Clutch not depressed (5 speed) or car not in neutral (5 speed and auto) or not in park (auto) or A/C in On position when codes where dumped. Possible neutral safety switch or wiring problem. This code will prevent you from running the Key On Engine On tests.

External evidence from other sources claims that a code 67 can cause an idle surge condition. Do try to find and fix any issues with the switch and wiring if you get a code 67.

What the NSS (Neutral Safety Switch) does:
5 speed transmission: It has no connection with the starter, and the engine can be cranked without it being connected.
Auto transmission: It is the safety interlock that prevents the starter from cranking the engine with the transmission in gear.
What it does for both 5 speed and auto transmission cars:
The computer wants to make sure the A/C is off due to the added load on the engine for the engine running computer diagnostic tests. It also checks to see that the transmission is in Neutral (5 speed and auto transmission) and the clutch depressed (T5, T56, Tremec 3550 & TKO)). This prevents the diagnostics from being run when the car is driven. Key On Engine Running test mode takes the throttle control away from the driver for several tests. This could prove hazardous if the computer was jumpered into test mode and then driven.

The following is for 5 speed cars only. Do not do this unless you are sure that you have a 5 speed O2 Sensor harness!!!! Smoke, sparks and expensive pain in the wallet may ensue if you don’t.
The NSS code 67 can be bypassed for testing. You will need to temporarily ground computer pin 30 to the chassis. Computer pin 30 uses a Lt blue/yellow wire. Remove the passenger side kick panel and then remove the plastic cover from the computer wiring connector. Use a safety pin to probe the connector from the rear. Jumper the safety pin to the ground near the computer.
Be sure to remove the jumper BEFORE attempting to drive the car!!!






Code 18 - SPOUT out or wiring fault - look for short to ground in SPOUT wiring going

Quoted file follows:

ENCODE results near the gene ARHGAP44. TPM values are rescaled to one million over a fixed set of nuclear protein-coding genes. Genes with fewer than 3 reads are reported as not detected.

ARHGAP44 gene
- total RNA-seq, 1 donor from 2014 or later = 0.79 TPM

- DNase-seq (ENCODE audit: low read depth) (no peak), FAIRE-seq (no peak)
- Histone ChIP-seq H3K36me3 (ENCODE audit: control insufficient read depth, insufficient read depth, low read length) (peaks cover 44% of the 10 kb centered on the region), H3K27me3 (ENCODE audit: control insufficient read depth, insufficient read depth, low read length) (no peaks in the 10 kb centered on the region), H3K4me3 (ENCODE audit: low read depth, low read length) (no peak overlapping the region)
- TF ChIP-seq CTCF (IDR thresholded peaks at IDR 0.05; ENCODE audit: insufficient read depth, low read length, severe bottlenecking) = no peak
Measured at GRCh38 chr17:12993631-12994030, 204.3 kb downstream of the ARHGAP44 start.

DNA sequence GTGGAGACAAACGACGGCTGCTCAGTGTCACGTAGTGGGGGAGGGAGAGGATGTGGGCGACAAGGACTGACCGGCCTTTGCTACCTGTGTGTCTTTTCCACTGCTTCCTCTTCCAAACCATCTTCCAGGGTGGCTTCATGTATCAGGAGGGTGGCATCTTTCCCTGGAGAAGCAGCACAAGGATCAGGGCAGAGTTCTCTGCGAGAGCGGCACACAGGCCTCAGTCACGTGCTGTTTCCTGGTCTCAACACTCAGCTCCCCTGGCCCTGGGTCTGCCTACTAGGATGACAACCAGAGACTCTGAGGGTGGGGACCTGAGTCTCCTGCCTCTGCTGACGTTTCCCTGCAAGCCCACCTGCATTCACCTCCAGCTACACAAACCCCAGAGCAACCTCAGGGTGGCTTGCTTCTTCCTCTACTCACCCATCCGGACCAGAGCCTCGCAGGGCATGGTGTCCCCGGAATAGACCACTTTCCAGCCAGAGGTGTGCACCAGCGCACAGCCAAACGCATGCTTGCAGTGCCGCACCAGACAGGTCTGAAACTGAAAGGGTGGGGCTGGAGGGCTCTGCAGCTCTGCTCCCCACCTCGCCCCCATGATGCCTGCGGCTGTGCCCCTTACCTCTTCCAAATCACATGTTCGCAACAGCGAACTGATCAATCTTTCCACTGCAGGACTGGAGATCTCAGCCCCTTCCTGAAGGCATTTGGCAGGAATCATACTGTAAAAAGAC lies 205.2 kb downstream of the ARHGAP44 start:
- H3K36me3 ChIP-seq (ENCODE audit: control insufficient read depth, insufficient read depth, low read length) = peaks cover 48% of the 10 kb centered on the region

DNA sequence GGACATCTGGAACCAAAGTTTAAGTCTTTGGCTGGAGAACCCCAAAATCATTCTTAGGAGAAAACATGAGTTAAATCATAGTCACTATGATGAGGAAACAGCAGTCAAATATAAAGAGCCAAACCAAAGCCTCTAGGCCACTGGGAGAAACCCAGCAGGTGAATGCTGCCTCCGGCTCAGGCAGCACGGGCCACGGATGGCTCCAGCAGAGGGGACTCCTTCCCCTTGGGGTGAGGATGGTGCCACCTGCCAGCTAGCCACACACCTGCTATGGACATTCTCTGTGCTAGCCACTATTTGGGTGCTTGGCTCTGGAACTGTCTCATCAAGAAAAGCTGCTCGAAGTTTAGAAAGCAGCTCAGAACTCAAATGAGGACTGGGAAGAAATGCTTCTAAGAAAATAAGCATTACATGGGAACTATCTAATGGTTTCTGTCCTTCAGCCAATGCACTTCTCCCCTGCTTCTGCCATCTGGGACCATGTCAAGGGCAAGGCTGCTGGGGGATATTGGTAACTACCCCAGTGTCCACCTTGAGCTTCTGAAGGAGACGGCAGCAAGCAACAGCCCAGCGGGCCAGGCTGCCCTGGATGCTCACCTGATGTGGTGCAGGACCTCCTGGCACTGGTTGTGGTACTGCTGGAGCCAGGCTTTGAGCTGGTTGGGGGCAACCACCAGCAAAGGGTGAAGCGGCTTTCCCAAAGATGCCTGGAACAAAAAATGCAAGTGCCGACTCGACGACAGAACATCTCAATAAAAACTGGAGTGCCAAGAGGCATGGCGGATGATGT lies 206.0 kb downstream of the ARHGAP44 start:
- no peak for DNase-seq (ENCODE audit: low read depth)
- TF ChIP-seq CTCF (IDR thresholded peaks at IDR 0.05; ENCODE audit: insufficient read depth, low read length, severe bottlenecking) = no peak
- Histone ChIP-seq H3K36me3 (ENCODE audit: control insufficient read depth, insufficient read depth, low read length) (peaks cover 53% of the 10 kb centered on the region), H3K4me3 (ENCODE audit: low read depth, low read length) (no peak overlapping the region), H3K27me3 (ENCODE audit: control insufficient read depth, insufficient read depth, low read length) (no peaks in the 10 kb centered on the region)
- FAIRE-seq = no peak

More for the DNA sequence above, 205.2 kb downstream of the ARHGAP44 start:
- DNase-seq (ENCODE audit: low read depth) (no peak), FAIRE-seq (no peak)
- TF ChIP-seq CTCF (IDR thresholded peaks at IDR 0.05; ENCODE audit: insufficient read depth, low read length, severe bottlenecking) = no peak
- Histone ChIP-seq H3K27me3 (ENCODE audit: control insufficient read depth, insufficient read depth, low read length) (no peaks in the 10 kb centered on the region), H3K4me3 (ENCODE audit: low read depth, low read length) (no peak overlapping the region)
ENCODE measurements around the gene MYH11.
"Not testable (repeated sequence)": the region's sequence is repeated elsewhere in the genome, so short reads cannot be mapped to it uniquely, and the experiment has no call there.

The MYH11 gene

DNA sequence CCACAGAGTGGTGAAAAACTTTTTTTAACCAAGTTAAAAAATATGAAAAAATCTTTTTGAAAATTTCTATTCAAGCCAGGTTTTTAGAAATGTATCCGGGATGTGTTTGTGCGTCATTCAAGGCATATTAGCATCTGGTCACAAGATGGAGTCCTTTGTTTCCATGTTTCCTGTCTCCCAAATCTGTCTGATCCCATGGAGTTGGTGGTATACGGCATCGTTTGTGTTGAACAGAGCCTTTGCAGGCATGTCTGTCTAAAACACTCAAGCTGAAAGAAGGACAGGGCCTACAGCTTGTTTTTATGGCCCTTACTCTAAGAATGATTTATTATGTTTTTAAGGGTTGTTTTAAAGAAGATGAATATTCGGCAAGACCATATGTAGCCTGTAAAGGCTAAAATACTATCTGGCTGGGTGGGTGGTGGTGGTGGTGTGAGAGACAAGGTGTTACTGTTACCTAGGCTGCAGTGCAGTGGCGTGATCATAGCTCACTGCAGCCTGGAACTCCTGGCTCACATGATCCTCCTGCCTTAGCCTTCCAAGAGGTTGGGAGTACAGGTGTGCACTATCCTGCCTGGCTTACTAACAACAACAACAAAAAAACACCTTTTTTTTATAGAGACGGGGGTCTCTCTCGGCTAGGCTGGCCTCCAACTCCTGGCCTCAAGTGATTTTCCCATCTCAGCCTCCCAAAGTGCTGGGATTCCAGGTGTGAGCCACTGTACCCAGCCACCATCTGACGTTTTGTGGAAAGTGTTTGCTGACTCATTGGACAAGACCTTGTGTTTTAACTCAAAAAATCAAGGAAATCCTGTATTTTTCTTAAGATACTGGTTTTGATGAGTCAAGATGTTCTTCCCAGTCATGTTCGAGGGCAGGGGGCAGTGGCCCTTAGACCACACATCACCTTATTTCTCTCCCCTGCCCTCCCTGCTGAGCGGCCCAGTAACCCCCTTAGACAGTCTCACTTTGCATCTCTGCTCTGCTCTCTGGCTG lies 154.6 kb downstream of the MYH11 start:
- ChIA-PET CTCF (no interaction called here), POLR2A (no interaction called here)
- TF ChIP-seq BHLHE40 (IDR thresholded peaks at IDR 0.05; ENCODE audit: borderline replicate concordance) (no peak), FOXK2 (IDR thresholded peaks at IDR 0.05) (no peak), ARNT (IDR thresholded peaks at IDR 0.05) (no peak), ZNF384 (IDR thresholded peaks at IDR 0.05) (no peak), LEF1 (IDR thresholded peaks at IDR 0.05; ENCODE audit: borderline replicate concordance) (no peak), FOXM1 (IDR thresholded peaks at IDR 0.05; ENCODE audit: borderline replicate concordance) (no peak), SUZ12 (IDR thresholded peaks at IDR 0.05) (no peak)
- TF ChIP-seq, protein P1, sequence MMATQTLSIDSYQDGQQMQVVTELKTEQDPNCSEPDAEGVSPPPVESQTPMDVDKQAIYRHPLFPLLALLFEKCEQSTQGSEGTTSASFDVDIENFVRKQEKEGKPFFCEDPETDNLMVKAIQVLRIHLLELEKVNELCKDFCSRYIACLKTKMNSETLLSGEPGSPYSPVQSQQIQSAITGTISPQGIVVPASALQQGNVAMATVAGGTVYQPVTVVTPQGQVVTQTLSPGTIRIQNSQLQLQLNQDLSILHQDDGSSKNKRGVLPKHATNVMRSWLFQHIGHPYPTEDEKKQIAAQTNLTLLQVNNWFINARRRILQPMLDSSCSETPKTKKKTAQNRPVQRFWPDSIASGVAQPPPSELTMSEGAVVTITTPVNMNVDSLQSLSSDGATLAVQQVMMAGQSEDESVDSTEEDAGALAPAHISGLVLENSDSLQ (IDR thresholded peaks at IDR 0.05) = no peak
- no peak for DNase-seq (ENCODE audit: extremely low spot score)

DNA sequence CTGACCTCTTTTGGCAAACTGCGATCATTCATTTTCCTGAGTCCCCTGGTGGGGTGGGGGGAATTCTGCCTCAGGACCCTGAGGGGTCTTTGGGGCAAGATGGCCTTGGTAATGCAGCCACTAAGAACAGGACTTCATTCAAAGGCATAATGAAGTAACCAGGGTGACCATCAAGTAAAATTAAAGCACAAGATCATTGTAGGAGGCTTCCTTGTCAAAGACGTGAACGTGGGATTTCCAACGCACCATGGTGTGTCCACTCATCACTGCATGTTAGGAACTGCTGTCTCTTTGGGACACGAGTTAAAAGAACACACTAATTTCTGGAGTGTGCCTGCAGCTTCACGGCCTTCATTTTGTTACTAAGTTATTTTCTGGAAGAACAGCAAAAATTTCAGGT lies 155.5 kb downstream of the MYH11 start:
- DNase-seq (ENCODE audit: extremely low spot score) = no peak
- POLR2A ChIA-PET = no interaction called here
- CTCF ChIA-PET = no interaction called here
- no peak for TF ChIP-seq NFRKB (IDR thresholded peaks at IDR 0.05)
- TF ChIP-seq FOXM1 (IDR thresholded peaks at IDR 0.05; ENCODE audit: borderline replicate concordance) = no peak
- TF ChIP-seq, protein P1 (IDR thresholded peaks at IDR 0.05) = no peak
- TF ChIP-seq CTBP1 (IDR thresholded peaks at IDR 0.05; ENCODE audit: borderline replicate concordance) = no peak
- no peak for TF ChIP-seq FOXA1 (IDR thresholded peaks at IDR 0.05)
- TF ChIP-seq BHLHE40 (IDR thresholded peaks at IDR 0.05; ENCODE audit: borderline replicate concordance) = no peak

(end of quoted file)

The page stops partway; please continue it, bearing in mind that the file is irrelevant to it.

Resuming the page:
back to the computer. Possible bad TFI or defective 22 K resistor in the IDM wiring

Use a timing light to check the timing: remove the SPOUT and observe that the timing retards at least 4 degrees. Put the SPOUT back in place and observe that the spark advances at least 4 degrees.
This code can disable spark advance and reduce power and fuel economy.

Remove the passenger side kick panel and disconnect the computer connector.
There is a 10 MM bolt that holds it in place.
Disconnect the TFI module connector from the TFI and the measure the resistance between the yellow/lt green wire and ground.
You should see greater than 100 K (100000) ohms.
Check the resistance from Pin 4 on the computer connector (dark green/yellow) and the dark green/yellow wire on the TFI connector. You should see 20-24 K Ohms (20,000-24,0000 ohms).


Resistor location: A big thanks to liljoe07 for this information:

Check over by the brake booster. Its not in the harness on the TFI, its on the main part of the harness over by the plugs that connect to the dash harness. About 6" or so from that, going back toward the EEC.

If I remember right, the resistor is covered in a shrink tubing that is sealed to the wires. So, you wont be able see any markings. The shrink tubing is labeled though. It's a 22kohm 1/2 watt resistor.

Here is the location.


Next measure the resistance between the yellow/lt green wire on the TFI module connector and Pin 36 on the computer connector. With the SPOUT plug in place, you should see less than 2 ohms.

The following is a view from the computer side of the computer connector.


This diagram is the wire side of the computer connector.


Diagram courtesy of Tmoss & Stang&2birds






Code 32 - Code 32 – EGR voltage below closed limit
Missing VREF (5v), 10 pin connector problems, EGR wiring connector problems

Let’s put on our Inspector Gadget propeller head beanies and think about how this works:
The EGR sensor is a variable resistor with ground on one leg and Vref (5 volts) on the other. Its’ resistance ranges from 4000 to 5500 Ohms measured between Vref & ground, depending on the sensor. The center connection of the variable resistor is the slider that moves in response to the amount of vacuum applied. The slider has some minimum value of resistance greater than 100 ohms so that the computer always sees a voltage present at its’ input. If the value was 0 ohms, there would be no voltage output. Then the computer would not be able to distinguish between a properly functioning sensor and one that had a broken wire or bad connection. The EGR I have in hand reads 700 Ohms between the slider (EPV) and ground (SIG RTN) at rest with no vacuum applied.